GEN Keith Alexander, commander of the U.S. Cyber Command, reinforced his belief that the United States remains vulnerable to a massive cyberattack and that such an attack might take place at any time, during his Aug. 14 keynote speech at The Armed Forces Communications and Electronics Association (AFCEA) conference in Baltimore. In his remarks he hammered on the needs for more collaboration between the U.S. military, law enforcement, the government and private companies, which own more than 80 percent of the nation’s critical infrastructure. These remarks have become the foundation for most of his speeches.
What was new is his idea on a combined cyber force that integrates cyber intelligence, cyber defense and cyber offense into a single cohesive unit. This differs significantly from the current organizational design of most of our military operational units. He even said, "Our intelligence team is trained to a different standard, and we have an attack community, and everyone is trained to a different standard over here.”
His remarks focused on the criticality of a common training standard across the nation’s cyber forces. I hope his vision will extend beyond the military and intelligence communities into law enforcement and those organizations in the private sector that protect the nation’s critical infrastructure from cyberattacks.
It is clear that Alexander has a fairly detailed vision of what the United States needs to defend itself in the cyber domain. His remarks at the AFCEA event, at the recent DefCon conference and his statements that have appeared in the media all have a consistent theme--and he continues to reinforce this message. Let’s hope his vision becomes reality before we really need the resources.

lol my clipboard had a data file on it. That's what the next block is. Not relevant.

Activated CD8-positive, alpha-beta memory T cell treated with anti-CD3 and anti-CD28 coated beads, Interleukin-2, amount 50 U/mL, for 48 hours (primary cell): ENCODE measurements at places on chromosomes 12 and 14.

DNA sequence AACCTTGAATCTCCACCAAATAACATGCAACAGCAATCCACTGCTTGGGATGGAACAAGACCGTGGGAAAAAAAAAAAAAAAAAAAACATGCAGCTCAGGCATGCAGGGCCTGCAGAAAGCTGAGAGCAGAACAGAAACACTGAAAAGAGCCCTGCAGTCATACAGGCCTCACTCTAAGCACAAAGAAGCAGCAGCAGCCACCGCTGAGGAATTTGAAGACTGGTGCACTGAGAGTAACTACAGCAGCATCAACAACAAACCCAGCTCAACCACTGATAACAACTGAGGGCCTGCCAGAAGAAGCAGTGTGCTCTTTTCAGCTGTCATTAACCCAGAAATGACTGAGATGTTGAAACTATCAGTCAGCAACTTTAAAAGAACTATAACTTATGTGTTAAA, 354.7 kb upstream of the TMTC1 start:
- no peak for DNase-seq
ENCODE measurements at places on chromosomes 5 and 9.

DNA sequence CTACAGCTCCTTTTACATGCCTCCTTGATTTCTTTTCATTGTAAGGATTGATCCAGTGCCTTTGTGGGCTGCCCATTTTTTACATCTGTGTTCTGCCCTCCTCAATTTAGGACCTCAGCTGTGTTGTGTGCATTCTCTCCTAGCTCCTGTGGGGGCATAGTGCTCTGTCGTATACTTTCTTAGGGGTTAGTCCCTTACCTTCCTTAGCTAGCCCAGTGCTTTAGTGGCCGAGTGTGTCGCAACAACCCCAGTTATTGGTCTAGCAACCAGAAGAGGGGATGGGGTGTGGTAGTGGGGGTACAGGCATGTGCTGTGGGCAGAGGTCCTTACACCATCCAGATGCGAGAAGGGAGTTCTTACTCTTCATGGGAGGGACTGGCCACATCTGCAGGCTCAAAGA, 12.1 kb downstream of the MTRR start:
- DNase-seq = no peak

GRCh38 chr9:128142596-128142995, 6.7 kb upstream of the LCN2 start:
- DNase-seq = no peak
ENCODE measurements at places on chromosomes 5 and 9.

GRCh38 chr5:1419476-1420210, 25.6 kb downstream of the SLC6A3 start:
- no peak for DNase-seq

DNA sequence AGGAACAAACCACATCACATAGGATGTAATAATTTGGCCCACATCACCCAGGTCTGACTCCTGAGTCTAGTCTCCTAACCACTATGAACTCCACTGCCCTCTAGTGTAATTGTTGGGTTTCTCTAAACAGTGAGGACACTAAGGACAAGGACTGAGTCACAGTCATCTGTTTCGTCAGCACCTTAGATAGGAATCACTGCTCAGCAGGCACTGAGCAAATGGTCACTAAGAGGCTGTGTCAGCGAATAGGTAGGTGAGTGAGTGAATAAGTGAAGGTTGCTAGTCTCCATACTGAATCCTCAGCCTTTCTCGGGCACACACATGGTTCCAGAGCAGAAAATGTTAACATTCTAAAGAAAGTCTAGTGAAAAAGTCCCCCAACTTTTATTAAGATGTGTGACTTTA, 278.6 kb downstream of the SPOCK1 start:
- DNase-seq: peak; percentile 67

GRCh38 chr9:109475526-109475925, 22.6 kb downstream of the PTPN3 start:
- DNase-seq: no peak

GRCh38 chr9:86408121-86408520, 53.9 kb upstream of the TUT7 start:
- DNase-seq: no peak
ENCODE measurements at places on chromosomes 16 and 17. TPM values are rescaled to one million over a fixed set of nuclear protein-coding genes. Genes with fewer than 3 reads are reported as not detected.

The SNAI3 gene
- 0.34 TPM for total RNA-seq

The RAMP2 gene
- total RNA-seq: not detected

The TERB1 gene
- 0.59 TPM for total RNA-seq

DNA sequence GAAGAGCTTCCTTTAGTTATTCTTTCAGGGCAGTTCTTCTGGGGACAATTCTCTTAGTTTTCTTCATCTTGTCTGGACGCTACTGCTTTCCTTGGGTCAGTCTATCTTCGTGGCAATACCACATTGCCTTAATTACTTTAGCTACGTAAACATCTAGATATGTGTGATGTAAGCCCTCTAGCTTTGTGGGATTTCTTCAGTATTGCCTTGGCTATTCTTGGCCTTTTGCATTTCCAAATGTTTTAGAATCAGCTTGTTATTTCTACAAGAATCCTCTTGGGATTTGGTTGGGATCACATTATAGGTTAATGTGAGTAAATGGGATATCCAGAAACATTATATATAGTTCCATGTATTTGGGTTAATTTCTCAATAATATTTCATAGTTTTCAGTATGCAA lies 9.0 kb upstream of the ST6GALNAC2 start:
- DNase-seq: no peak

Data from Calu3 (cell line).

Posted on Aug 23, 2012 at 9:26 PM1 comments
Syria is clearly in a state of civil war. It is hard to escape the massive coverage this unrest has received since the conflict began about 18 months ago. However, the cyber side of the conflict has not received anywhere near that level of coverage. There are so many cyber skirmishes taking place it would not be possible to cover all of the events, so here are a few of the more interesting cyber exchanges.
Most recently the two sides exchanged cyber fire in a dis-information campaign. The media giant Reuters became an unwilling participant in this exchange. One of the media giant’s blogs was accessed and inaccurate and unauthorized reports that rebel forces were gaining ground in Syria suddenly appeared. Then Reuter’s Twitter feed was used by hackers, it was renamed and began falsely tweeting about a rebel collapse in Aleppo. These cyberattacks were not very sophisticated, but that just shows the current state of cyber insecurity. Some feel these acts have undermined the media’s integrity, but the media companies found it and timely reported on it so the impact is marginal at best.
Particularly interesting is that on July 19, in a split second, Syria as a nation was disconnected from the Internet for 40 minutes. The cause of this is unknown and like most questions asked of the government have not been answered. But wait it gets better. The top cyber incident had to be when an account of a foreign diplomat was accessed and used to release a statement that Syrian President Bashar al-Assad was dead. What might come next is anyone’s guess.
It shouldn’t be surprising to anyone that the Syrian military and the rebel factions have developed or acquired cyber weapons and are using them. It's in line with modern military thinking and will be a part of modern conflict from this point on. Clearly, the exchange of cyber fire in Syria will undoubtedly continue for the foreseeable future. What is the most interesting aspect of all this was that Reuters, the unwilling participant, was the biggest loser in this battle.